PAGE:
Three observations:

1. My guess is that it is not at all rare for 25-year-old teachers to get busted for sexual entanglements with 14-year old students. What is instead rare is for it to make national news. It's interesting that the reason that this particular case has made the national news is so plain: not just because it is a female teacher and a male student, but because it's a really attractive young female teacher and a male student. How often do you have a news story play so blatantly off the idea that there are all kinds of guys out there who will read this story and feel envious of the crime victim? I can only imagine the comments being made In The Company Of Men in bars across the country when this woman is shown on TV and the newscaster announces she's been "convicted of lewd and lascivious battery..." (No, I am not one of these men.)

I just Googled her name and see that, in addition to various fan sites, she also has her own Wikipedia entry.

2. My understanding is that there is already ample evidence suggesting that attractive people get off with lighter sentences for crimes, but it's refreshing to see someone trying try to make the argument directly as opposed to hoping that psychological/pheromonal biases go their way.

3. If she would have managed to get the insanity defense to fly with a jury for this, that would prove beyond all reasonable doubt that attractive people's lives follow entirely separate laws of social physics from those that govern the rest of us.

Monday, November 21, 2005

the continued oratorical misadventures of jeremy freese

I gave a talk today here in Orlando. When I finished the slides for the presentation, I figured that I really had about a 18 minute talk and would have to move at a good clip in order to get it done in the 15 minutes I was allotted. But, then, when I got there, I learned that a scheduling problem reduced my slot to 12 minutes, and then give some issues with the set-up after the preceding speaker had finished and some other matters, it was really maybe on the short side of 11.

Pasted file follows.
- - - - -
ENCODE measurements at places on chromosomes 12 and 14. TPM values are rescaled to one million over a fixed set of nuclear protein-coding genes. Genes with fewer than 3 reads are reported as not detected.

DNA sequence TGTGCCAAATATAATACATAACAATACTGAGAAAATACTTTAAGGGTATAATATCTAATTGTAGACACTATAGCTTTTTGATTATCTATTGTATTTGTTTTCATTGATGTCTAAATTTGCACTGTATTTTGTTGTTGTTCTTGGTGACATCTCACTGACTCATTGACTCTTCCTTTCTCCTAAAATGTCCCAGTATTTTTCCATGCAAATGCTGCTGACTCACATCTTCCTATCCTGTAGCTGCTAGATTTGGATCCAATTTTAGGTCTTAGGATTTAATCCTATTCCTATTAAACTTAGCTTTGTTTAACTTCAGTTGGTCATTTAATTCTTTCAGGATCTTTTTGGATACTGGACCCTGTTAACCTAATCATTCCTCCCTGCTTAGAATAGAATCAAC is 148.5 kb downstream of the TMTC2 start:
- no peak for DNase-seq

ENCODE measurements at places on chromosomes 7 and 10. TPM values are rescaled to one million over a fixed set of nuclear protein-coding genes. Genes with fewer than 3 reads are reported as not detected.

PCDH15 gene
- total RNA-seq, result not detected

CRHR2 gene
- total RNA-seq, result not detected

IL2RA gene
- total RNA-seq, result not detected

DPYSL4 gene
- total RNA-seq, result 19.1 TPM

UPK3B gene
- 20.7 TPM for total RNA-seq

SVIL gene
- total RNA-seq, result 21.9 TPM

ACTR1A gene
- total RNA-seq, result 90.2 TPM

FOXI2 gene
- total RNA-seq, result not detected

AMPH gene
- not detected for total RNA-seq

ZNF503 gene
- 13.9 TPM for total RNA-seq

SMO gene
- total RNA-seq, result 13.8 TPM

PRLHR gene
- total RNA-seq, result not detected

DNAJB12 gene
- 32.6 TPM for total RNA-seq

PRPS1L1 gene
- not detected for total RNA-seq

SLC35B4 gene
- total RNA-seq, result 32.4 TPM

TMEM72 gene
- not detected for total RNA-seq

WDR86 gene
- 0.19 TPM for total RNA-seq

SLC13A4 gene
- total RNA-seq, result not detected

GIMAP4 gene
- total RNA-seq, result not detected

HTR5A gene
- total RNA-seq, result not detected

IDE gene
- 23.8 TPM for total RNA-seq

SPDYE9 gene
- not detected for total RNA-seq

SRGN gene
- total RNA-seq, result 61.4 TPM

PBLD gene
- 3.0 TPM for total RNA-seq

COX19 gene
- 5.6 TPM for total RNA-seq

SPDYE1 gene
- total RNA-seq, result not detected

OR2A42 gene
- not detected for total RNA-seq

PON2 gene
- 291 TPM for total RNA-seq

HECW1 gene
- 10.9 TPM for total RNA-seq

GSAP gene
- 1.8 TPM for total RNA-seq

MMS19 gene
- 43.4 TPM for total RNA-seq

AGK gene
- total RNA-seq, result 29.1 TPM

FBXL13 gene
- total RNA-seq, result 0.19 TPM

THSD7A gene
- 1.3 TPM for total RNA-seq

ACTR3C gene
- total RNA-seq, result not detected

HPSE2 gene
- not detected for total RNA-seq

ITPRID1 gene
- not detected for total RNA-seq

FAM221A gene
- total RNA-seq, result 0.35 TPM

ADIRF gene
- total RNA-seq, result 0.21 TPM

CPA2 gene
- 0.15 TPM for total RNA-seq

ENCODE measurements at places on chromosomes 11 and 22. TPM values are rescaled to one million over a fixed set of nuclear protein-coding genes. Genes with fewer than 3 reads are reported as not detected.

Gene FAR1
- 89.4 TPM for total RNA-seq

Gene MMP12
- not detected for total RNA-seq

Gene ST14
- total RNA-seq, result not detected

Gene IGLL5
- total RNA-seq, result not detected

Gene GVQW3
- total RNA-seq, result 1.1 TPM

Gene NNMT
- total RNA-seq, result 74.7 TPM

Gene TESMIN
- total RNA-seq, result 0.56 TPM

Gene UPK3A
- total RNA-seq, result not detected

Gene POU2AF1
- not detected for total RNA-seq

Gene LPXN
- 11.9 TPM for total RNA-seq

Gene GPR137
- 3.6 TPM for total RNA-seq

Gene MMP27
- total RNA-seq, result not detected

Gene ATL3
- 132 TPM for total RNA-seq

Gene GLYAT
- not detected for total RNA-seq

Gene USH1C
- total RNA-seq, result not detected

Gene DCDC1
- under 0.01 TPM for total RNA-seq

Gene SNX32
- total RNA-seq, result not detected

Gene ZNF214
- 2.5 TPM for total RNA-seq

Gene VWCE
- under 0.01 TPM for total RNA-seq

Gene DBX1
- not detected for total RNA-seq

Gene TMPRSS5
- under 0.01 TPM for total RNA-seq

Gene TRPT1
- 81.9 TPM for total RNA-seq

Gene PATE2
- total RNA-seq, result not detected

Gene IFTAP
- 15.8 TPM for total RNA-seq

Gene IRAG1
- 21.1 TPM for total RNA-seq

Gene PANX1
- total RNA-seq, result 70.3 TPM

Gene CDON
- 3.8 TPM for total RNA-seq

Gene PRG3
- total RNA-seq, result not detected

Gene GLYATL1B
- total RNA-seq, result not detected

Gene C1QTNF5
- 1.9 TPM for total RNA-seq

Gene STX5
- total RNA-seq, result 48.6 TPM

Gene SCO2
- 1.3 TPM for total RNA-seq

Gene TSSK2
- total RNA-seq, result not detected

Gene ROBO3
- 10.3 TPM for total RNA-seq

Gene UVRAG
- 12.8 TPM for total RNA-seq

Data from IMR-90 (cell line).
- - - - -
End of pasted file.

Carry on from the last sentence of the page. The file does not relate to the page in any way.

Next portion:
In such contexts, I often turn out to give impressive presentations, but they are impressive not for their substance or insight but because of how fast I can speak and still manage to sound as though I'm saying things that, were they said slower, would be reasonable and perhaps even sporadically eloquent. And, lo, while I did also get some positive remarks on the substance, once again more than one spectator offered a reaction that was mainly a marvel at my vroom-vroom-volubility-velocity.

"I wish I could talk that fast and still make sense," was one person's comment. On other occasions, such a remark might be the highest praise I receive for a talk. Today, however, that honor went to another person's statement that the opening example I gave for my paper "grabbed the audience by the [spanish word for a part of the body where, had I actually grabbed even one audience member by it/them, I would be languishing in a squalid Disney jail right now.]

Sunday, November 20, 2005

the biggest disappointment of his presidency was not being able to convince it to join the league of foundations

Clarification: the nonprofit organization sponsoring the health care policy program that has brought me to Harvard is the Robert Wood Johnson Foundation. It is not, as a certain person down here referred to it, the Woodrow Wood Wilson Foundation.

Saturday, November 19, 2005

(orlando) i got the some-day-my-prince-will-come-but-until-then-bibbiti-bobbiti blues

I'm in Orlando for the Gerontology Society of America meetings. Tonight I went with a group of people to the House Of Blues at "Downtown Disney." You might wonder how Disney goes about Disneyfying the already credibility-suspect House of Blues and tonight the secret was made plain as soon as we were seated: for, lo, there isn't actually blues at the Disney House of Blues. Instead, what's playing in background is neither blues nor loud enough for you to really hear ver well even though it was blues. According to our server, they do have live blues three times a week (Thursday through Saturday), but then only after 11pm. And, tonight, we stayed around 'til past 11 so we could hear the live blues at the House of Blues. But it wasn't blues at all; it was basically an especially well-meaning flavor of zydeco, with a woman whaling away at a wearable washboard as its main instrumental highlight.

The House of Blues does have a music venue next door which has various acts come play. The Christian-turned-crossover-turned-Christian-turned-autotribute metal band Stryper, for instance, is on their November schedule. As is Cyndi Lauper, and I shouted something at a man out front who said something mocking about her (yes, I really did this). Tonight, however, the featured act was Biz Markie, with tickets priced at $45. I told the server that while we weren't going to the show, I would gladly play at least twice that for a picture of myself with Mr. Markie. She expressed some skepticism of whether I was just making up my enthusiasm for Biz Markie, upon which I immediately provided an essentially perfect rendition of the chorus of "Just a Friend" (yes, I really did this). Unfortunately, she came back and told us that Biz Markie had apparently cancelled his performance for this evening, so no photo opportunity would be available.